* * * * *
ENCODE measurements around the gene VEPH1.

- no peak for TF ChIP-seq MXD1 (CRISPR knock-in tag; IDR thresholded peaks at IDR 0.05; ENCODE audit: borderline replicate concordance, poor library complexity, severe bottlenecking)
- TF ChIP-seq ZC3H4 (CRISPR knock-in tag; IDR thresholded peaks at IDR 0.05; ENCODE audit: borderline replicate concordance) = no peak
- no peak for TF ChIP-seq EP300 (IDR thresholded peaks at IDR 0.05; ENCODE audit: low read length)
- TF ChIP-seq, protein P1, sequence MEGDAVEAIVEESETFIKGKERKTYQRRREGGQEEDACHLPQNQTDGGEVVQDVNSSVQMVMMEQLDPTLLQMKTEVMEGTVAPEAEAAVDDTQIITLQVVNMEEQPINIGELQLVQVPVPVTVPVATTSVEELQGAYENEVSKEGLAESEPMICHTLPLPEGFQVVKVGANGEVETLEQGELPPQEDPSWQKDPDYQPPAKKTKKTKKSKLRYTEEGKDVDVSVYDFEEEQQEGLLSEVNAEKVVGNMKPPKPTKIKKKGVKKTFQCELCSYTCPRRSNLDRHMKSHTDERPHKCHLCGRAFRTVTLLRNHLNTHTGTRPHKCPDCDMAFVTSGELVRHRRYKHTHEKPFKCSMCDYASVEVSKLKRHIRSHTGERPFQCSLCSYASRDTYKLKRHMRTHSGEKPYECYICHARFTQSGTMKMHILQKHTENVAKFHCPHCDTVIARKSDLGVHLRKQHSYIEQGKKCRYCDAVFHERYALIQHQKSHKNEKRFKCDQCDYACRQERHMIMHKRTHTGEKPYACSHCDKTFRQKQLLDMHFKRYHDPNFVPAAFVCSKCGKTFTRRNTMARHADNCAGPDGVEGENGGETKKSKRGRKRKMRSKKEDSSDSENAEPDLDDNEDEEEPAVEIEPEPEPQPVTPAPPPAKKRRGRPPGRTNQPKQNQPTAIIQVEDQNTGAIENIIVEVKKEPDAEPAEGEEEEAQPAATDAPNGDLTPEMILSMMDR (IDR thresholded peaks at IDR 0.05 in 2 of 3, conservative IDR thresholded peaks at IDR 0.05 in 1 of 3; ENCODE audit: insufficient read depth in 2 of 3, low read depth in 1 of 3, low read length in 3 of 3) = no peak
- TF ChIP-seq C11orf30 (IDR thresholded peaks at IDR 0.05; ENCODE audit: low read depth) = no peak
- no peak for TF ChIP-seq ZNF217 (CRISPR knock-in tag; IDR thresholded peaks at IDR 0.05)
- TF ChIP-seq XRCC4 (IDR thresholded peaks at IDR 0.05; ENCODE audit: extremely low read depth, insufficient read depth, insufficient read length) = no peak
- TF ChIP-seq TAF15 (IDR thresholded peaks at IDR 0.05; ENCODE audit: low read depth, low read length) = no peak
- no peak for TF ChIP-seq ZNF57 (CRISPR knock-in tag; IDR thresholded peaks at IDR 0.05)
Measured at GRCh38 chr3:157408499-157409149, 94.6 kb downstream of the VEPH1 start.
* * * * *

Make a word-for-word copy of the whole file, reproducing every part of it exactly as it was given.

ENCODE measurements around the gene VEPH1.

- no peak for TF ChIP-seq MXD1 (CRISPR knock-in tag; IDR thresholded peaks at IDR 0.05; ENCODE audit: borderline replicate concordance, poor library complexity, severe bottlenecking)
- TF ChIP-seq ZC3H4 (CRISPR knock-in tag; IDR thresholded peaks at IDR 0.05; ENCODE audit: borderline replicate concordance) = no peak
- no peak for TF ChIP-seq EP300 (IDR thresholded peaks at IDR 0.05; ENCODE audit: low read length)
- TF ChIP-seq, protein P1, sequence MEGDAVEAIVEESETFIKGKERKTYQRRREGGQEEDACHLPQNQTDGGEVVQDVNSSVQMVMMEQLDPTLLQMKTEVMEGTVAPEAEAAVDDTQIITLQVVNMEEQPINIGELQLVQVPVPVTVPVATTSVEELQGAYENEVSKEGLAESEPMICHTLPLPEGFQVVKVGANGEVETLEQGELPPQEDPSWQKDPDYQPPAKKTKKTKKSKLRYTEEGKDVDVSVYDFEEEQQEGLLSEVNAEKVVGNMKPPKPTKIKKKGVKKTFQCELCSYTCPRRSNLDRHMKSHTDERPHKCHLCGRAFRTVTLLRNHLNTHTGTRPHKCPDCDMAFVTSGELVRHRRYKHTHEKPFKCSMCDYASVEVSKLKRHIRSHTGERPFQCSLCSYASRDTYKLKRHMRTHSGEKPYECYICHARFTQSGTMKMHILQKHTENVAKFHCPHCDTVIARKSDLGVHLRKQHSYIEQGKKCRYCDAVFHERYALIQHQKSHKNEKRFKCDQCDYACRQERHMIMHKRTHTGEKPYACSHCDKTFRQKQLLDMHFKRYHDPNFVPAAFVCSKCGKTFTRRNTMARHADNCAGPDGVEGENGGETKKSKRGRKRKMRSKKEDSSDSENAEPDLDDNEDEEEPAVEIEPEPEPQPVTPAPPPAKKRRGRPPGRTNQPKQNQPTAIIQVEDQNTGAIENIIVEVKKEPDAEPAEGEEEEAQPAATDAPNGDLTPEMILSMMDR (IDR thresholded peaks at IDR 0.05 in 2 of 3, conservative IDR thresholded peaks at IDR 0.05 in 1 of 3; ENCODE audit: insufficient read depth in 2 of 3, low read depth in 1 of 3, low read length in 3 of 3) = no peak
- TF ChIP-seq C11orf30 (IDR thresholded peaks at IDR 0.05; ENCODE audit: low read depth) = no peak
- no peak for TF ChIP-seq ZNF217 (CRISPR knock-in tag; IDR thresholded peaks at IDR 0.05)
- TF ChIP-seq XRCC4 (IDR thresholded peaks at IDR 0.05; ENCODE audit: extremely low read depth, insufficient read depth, insufficient read length) = no peak
- TF ChIP-seq TAF15 (IDR thresholded peaks at IDR 0.05; ENCODE audit: low read depth, low read length) = no peak
- no peak for TF ChIP-seq ZNF57 (CRISPR knock-in tag; IDR thresholded peaks at IDR 0.05)
Measured at GRCh38 chr3:157408499-157409149, 94.6 kb downstream of the VEPH1 start.